Cytauxzoonosis is an emerging tick-borne feline disease caused by haemoprotozoan parasites of the genus Cytauxzoon (Theileriidae), with a few identified species [3]. This life-threatening pathological condition is characterized by a rapid course of illness and eventually death, usually in a couple of days. Cytauxzoon felis is the main agent of cytauxzoonosis, with different strains or genotypes capable of producing infection in domestic cats, lions and tigers [4, 5]. A closely related piroplasm was reported in Pallas’s cats (Otocolobus manul) from Mongolia and later described as a new species, Cytauxzoon manul, based on a significant sequence divergence [6, 7]. Furthermore, C. manul has also been reported in African lions [8]; and Cytauxzoon sp. clustering together with C. manul in domestic cats [911], an Iberian lynx [12, 13], Eurasian lynxes and wildcats [14]. Experimental infection of domestic cats with blood from Pallas’s cats infected with C. manul showed that they are susceptible to erythrocytic phases of this agent and presumably to other phases of the parasite’s life-cycle [15]. Nevertheless, information regarding epidemiological distribution, clinical presentation, genetics and pathogenicity of infection by C. manul is scant. Besides, very little is known about species of Cytauxzoon other than C. felis, especially in Europe. Here, we report the first clinical case and molecular characterization of naturally occurring Cytauxzoon sp. infection in a domestic cat (Felis catus) from Portugal.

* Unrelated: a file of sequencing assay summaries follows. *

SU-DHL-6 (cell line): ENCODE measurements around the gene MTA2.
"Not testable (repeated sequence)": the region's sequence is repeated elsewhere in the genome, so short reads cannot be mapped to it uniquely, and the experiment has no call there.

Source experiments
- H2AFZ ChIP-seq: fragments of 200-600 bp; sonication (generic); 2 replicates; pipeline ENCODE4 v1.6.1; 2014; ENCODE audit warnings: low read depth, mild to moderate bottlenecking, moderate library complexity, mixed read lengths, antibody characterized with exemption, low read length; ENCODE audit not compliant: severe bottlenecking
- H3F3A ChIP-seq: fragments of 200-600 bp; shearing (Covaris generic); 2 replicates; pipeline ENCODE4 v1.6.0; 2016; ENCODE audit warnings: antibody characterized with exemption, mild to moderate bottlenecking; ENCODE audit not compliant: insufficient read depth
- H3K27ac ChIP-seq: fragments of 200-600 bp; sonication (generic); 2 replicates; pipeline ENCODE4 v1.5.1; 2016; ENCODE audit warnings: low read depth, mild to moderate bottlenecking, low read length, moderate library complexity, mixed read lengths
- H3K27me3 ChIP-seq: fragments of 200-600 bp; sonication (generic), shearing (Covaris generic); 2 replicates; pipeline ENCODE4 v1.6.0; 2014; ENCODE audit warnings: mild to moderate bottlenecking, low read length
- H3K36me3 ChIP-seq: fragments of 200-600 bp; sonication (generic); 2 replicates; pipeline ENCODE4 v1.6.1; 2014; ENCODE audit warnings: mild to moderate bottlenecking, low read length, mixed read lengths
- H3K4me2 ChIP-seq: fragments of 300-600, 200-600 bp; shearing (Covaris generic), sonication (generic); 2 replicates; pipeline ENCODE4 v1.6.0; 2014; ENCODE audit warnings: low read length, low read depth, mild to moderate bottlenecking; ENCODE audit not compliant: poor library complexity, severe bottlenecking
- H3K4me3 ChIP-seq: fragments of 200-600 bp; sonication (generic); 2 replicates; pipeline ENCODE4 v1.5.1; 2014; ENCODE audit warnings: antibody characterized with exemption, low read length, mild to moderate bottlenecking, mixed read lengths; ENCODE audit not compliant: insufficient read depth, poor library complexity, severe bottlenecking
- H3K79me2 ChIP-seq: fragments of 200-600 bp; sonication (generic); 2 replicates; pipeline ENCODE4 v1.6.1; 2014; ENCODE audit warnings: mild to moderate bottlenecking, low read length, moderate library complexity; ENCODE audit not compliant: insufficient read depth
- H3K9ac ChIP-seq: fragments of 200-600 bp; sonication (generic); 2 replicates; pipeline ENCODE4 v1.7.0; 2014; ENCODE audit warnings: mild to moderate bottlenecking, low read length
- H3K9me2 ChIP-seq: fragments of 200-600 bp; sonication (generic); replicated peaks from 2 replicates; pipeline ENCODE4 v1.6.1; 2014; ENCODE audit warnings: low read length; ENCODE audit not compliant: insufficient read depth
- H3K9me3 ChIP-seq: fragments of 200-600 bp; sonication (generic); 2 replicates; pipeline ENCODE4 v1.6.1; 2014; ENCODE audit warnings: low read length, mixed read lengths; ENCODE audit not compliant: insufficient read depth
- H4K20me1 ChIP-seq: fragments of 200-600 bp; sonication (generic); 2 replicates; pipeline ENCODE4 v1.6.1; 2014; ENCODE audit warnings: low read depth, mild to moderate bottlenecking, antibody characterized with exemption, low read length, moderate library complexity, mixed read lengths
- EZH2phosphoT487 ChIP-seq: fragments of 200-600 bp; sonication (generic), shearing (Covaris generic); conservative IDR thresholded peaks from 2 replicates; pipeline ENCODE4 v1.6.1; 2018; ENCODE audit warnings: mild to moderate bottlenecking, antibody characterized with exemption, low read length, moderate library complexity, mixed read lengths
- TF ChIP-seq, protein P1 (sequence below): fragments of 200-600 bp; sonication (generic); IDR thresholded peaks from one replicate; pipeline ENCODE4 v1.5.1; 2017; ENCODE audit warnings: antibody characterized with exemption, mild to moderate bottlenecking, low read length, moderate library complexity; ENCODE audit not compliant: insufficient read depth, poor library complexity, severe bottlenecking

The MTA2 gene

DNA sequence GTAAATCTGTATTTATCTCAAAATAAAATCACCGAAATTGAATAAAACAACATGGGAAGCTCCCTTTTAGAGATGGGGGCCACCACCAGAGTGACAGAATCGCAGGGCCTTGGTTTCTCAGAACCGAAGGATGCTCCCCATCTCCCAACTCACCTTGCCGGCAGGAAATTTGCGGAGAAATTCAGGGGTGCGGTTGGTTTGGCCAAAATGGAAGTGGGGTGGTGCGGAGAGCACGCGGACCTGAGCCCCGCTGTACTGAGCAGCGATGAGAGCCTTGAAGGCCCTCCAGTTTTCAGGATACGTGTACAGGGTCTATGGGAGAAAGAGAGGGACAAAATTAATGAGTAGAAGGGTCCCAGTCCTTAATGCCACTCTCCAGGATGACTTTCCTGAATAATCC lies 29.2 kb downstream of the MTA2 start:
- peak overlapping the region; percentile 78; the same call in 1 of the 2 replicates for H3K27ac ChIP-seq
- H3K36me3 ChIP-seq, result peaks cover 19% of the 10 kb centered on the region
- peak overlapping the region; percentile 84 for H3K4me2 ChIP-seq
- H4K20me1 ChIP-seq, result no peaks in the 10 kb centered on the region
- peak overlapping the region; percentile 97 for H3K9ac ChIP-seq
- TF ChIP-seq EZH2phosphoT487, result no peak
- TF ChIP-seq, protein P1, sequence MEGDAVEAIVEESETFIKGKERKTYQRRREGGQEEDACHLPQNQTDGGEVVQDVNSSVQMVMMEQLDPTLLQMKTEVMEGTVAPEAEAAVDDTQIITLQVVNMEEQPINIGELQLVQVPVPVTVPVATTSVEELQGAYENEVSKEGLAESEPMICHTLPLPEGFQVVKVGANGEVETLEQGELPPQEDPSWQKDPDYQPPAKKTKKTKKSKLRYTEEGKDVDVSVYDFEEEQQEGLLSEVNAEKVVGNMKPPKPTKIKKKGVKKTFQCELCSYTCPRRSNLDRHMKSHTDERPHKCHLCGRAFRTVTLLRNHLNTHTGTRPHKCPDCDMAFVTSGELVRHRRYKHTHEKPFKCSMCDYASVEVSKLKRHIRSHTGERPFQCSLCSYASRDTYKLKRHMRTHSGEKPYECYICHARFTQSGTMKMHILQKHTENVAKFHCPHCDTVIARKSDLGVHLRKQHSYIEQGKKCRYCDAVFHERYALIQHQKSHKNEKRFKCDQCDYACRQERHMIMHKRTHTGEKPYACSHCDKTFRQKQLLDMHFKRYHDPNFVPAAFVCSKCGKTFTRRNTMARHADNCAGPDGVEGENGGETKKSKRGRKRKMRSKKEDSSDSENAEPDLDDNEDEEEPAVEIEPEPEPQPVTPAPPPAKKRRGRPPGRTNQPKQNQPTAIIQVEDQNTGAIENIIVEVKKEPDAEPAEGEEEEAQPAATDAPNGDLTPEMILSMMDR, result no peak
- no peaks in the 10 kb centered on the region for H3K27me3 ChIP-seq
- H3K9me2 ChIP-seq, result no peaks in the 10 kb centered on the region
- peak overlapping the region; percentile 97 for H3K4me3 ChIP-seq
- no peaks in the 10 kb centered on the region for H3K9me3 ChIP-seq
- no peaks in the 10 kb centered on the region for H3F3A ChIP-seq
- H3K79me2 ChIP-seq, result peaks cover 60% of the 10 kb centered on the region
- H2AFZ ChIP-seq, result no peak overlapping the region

Clinical case

In February 2015, a 2-year-old mixed breed intact male domestic cat (body condition score of 5/9) was presented to a referral veterinary hospital in Lisbon, with a history of acute onset of lethargy, anorexia and pyrexia. The cat was born and raised in the northern central region of Portugal) and had never travelled abroad. The animal had regular outdoor access and shared the house and backyard with its siblings. No health issues had previously been diagnosed, and its past history was unremarkable.

At physical examination the cat was severely depressed and had tachycardia, dyspnoea and tachypnoea. Body temperature was 40.0 °C. Mucous membranes were pale and capillary refill time was > 2 s. Blood was collected for a complete blood count (CBC), a serum chemistry profile and rapid tests for the detection of feline leukaemia virus (FeLV) antigen and of antibodies to feline immunodeficiency virus (FIV). CBC revealed a severe anaemia, leucocytosis and thrombocytopenia and routine serum biochemistry showed azotaemia and hyperbilirubinemia (Table 1). FIV and FeLV tests were negative.